Lignin is one of the three major components in plant cell walls and the most abundant aromatic polymer in the nature . Structurally, lignin is a 3-D networked polymer biosynthesized in plants from three monolignols, p-coumaryl alcohol, coniferyl alcohol, and sinapyl alcohol, through radical coupling processes . Lignin plays a vital function in the plant’s defense system against degrading enzymes and diseases. The lignin also binds fibers together to form a strong and tough matrix of plants and provides mechanical support to the plant vessels for the transportation of water and nutrients . However, the physical and chemical nature and functions of lignin make it troublesome in the utilization and conversion of lignocellulosic biomass. For example, lignin has to be removed (dissolved) during chemical pulping of wood to release/produce intact, strong, and bleachable fibers (pulp) for making paper. In bioconversion of lignocellulosic biomass to fuel ethanol, lignin is one of the major recalcitrance sources of the cellulosic substrates to cellulases. Furthermore, the lignin isolated from either chemical pulping or biorefining has not been utilized in a value-added way, and the most common lignin utilization is still steam and power production through combustion.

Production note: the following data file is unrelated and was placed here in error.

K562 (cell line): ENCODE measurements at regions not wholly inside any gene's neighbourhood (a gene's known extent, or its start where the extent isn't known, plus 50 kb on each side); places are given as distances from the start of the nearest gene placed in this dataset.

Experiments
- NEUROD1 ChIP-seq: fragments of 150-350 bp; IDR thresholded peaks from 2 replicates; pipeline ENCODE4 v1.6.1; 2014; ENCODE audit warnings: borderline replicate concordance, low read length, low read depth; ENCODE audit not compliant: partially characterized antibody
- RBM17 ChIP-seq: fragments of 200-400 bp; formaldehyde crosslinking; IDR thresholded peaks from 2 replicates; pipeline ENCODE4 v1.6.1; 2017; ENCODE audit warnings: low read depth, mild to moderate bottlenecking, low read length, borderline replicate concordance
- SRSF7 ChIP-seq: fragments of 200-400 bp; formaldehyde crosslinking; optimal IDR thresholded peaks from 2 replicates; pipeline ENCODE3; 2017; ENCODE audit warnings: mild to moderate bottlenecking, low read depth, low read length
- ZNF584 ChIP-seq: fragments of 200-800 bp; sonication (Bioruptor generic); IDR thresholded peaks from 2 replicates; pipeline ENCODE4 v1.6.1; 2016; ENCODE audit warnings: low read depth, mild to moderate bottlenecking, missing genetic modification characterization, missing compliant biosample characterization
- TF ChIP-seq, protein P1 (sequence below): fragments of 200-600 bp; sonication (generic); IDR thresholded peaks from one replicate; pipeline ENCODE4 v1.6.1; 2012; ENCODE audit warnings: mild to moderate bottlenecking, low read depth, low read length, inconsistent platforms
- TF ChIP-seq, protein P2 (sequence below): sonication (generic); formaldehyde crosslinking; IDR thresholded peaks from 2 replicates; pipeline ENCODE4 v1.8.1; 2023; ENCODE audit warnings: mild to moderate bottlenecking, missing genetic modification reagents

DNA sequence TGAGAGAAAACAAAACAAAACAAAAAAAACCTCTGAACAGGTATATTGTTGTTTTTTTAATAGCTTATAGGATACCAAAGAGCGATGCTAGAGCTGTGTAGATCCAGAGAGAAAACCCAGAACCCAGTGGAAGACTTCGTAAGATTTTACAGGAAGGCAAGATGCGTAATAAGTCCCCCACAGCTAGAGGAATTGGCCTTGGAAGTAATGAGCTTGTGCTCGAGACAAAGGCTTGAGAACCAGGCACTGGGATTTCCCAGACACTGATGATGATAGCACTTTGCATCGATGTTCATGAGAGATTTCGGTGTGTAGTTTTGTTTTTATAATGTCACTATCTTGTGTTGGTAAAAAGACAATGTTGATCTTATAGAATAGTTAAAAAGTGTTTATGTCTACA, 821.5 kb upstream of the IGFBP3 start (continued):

Extensive efforts have been made to explore high-value applications of lignin, in particular in polymeric materials, such phenolic and epoxy resins . Considering the fact that lignin is a polymer with a fair amount of hydroxyl (phenolic and aliphatic) and carboxylic groups that own reactive hydrogen, lignin has the potential to replace polyols in polyurethane production. For example, polyurethane film was prepared from organosolv lignin with polyethylene glycol as co-polyol and soft segments  with or without catalyst . Polyurethane foam was prepared from kraft lignin using polyethylene glycol as solvent . Water-soluble lignosulfonate from sulfite pulping was used to prepare rigid polyurethane foams in glycols . Lignin from straw steam explosion was also investigated for polyurethane preparation . A polyurethane elastomer (film) was prepared from flax soda lignin with polyethylene adipate and ethylene glycol as co-polyol and soft segment, but the resultant polyurethane film was heterogeneous and did not have adequate mechanical strength for any application when lignin content was over 10% (wt.) . Because of the solid state and less accessible hydroxyl groups of lignin, chemical modification such as oxypropylation with alkylene oxide was proposed to improve the accessibility of the hydroxyl groups, which could convert lignin into liquid polyol with extended chain and exposed hydroxyl groups [5, 12]. As a follow-up, recently, liquid polyol from oxypropylated pine kraft lignin was used to prepare rigid polyurethane foam . The same group also investigated the reinforcement of rigid polyurethane foam from oxypropylated ethanol organosolv lignin with cellulose nanowhiskers .